As lenition is the main driving force of these languages both in phonological development and grammar, it is worthwhile to take a look at the names under this viewpoint. Surprisingly there is little of it in many of the words discussed above. For example,
show no lenition of the second element at all, Rathcarn has been even changed from Rathgarn. This is surprising, as we know words like basgorn ’loaf’ < bast-gorn < *bast-corn ’round bread’ (MBAS-, KOR-, once glossed Ilkorin and once Noldorin), where in the contact s-c the second word is lenited, although the combination -sc- seems to be permitted both in Noldorin and Ilkorin when it comes from the same stem, compare N. asgar, ascar, Ilk. ascar ’violent, rushing, impetuous’ (SKAR-).
Even more surprising is Erceleb, a unique example of an unchanged contact r-c, although Erchamui ’One-handed’ (KAB-) and numerous other words show that a stop after r would become a spirant or at least undergo lenition.
Pensarn has unchanged contact n-s, while we can see from the name Arassuil (LotR App.A) < *aran-suil ’king-greeting’ that n-s assimilates to -ss- in later Sindarin; although it may be here due to the medial simplification of *pendsarn > pensarn. Still, one would have at least expected *Penharn, as in Calenhir, Tolharn. Note that according to a conception of the later Northern Sindarin dialect s is unlenited initially (PE17:134) and it was also unlenited in Goldogrin and Early Noldorin (GL:7, PE13:121) – perhaps the same applies at that time to Ilkorin?
In Dincelon the word celon is not lenited; instead we are perhaps observing *dim- assimilating to the following c-. However, in examples like
we see even a lack of assimilation, with the clusters -rnb- and -rnv- allowed medially, as well as -nb-, although Calenbel or Calen-Bel was changed to Calembel, Cálembel and later Calembrith can be found.
Lenition occurs in the following words:
One has to point out Beleghir and Calenhir in contrast with Narosîr. The usage of the circumflex for the second unlenited element in Narosîr is noticeable – it is usually used in monosyllables and the other compounds with lenited sîr shorten their vowel. Perhaps this is indeed a different (more loose) kind of compound *Naro-sîr and therefore without lenition.
The lenition of g- to the spirant gh in Morghul, Dúghul ignoring primitive ñg- is also different from later Sindarin, where we find i ngaurhoth *’the wolf-host’ (LotRII ch.4, ÑGAW-), di-nguruthos ’beneath-death-horror’ (LotRIV ch.10, Rgeo:72, ÑGOROTH-, ÑGUR-); also earlier di-ngorgoros (or di-ngorgoroth, reading uncertain) in The Etymologies (VT45:37). Such a special treatment of former nasalized stops goes in fact all the way back to the Gnomish Lexicon (e.g. golda > i·Ngolda ’the gnome’ (GL:8)).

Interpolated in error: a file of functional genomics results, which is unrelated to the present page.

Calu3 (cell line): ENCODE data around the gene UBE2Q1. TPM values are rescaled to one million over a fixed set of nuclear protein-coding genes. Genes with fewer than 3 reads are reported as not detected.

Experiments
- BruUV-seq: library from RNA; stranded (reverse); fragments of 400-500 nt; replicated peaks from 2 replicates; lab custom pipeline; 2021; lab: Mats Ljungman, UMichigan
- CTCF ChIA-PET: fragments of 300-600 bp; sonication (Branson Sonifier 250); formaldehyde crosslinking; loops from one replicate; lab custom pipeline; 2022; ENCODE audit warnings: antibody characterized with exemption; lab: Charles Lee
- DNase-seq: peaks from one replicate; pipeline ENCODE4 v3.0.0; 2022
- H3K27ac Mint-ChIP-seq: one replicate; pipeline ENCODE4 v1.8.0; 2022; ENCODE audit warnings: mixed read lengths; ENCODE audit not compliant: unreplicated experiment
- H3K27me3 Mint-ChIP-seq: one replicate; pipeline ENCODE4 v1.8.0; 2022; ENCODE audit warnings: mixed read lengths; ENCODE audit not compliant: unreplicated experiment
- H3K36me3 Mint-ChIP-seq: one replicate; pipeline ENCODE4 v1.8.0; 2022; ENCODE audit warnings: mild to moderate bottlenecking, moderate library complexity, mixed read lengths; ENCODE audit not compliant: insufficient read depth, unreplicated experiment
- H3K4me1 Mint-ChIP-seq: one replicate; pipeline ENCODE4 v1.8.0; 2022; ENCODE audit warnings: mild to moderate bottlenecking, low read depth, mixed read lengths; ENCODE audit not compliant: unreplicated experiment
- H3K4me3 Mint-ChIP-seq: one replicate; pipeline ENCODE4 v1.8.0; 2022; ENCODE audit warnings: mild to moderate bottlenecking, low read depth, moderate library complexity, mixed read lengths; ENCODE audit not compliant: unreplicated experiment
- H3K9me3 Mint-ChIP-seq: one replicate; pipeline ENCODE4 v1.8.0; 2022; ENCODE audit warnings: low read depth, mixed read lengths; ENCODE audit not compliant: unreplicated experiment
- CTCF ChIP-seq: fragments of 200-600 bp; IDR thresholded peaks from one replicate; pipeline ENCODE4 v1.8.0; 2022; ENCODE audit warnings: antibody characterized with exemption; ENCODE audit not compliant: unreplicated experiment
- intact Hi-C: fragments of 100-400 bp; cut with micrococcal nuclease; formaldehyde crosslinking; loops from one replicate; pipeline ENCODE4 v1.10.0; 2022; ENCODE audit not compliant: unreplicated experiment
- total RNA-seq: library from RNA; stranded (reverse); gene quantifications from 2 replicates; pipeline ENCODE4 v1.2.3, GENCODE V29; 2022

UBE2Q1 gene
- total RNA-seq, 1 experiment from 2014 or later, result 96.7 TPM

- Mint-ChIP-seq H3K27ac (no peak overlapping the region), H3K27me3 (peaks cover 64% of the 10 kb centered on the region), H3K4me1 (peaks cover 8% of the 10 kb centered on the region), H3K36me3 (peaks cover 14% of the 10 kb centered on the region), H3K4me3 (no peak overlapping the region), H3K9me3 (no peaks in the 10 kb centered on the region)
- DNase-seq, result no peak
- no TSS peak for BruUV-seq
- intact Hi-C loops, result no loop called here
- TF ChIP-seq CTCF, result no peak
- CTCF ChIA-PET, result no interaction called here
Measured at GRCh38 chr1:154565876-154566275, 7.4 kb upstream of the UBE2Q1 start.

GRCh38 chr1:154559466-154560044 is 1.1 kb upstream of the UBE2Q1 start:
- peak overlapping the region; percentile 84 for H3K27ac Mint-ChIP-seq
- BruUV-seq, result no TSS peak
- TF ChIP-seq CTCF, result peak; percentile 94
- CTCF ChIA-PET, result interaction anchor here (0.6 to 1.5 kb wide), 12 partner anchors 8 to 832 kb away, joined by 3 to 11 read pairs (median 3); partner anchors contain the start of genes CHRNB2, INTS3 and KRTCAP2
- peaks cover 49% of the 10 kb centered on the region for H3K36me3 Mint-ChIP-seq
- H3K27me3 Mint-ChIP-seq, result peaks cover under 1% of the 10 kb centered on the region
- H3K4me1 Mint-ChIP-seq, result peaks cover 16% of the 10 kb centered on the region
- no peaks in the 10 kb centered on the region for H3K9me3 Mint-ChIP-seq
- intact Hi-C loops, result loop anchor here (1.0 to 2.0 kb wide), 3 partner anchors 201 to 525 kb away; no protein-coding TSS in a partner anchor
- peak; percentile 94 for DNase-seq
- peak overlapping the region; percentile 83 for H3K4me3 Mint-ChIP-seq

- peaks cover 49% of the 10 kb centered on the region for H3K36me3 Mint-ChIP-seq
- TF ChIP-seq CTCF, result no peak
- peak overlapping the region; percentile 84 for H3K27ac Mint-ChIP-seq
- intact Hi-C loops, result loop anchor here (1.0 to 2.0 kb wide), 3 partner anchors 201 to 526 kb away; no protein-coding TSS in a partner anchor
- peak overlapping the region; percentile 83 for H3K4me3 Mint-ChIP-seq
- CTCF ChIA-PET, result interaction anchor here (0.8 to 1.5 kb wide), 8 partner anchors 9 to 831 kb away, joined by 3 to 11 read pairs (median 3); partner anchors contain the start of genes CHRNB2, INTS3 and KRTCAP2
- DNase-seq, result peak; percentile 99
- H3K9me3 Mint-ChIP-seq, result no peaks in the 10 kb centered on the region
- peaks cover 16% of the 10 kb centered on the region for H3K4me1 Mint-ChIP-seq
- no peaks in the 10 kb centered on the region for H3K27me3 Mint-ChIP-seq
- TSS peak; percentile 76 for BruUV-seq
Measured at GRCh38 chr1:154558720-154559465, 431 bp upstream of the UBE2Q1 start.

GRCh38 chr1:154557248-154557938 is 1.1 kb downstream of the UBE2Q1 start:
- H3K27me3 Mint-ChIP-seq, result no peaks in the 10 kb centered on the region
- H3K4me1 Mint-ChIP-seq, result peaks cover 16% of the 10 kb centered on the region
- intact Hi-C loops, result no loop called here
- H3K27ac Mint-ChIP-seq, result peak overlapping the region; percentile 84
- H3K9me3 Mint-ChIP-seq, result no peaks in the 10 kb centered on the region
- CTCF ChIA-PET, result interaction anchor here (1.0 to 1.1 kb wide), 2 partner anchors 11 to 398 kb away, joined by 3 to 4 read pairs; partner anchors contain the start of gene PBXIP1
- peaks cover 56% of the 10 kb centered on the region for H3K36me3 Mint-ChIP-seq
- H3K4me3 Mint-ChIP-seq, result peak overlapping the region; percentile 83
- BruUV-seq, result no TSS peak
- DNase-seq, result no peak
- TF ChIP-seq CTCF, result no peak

Lenition g > gh may be either an analogical development – historical forms would tend to become forgotten by the time of the Third Age, compare dor ’land’ > i·nnor, indor ’the land’, analogical i·dhor (PE13:161). The voiced velar spirant surely strengthens the effect of -ghul applied to dark magic.
But in Angrobel, Fornobel, Ered Orgoroth initial g- is lenited to zero (gorgoroth also may have had initial ñg-, but The Etymologies give primitive gor-ngoroth). Perhaps they had been lenited *ʒobel, *ʒorgoroth at an intermediate stage before the spirant fell away, although remaining in monosyllabic elements (as Mor-ghul, Dú-ghul) – otherwise those would have become unrecognizable. Or gh only remained after r or a vowel and fell away after other consonants or clusters. Compare the later Sindarin development nāba-grota ’hollow’ + ’excavation, underground dwelling’ > nǭv-ʒrot > novrod (WJ:414).
The forms with hoth ’host’ show three different results – lenition, no lenition and the dropping of h. Perhaps this has to be understood as a suffix rather than part of a compound:
There are some examples of trailing and lenited adjectives:
But there are about twice as much without lenition:
The interpretation of Arad Dain *’High Pass’ is too uncertain to work with. Minas-berel may also contain an unlenited adjective berel *’valiant’.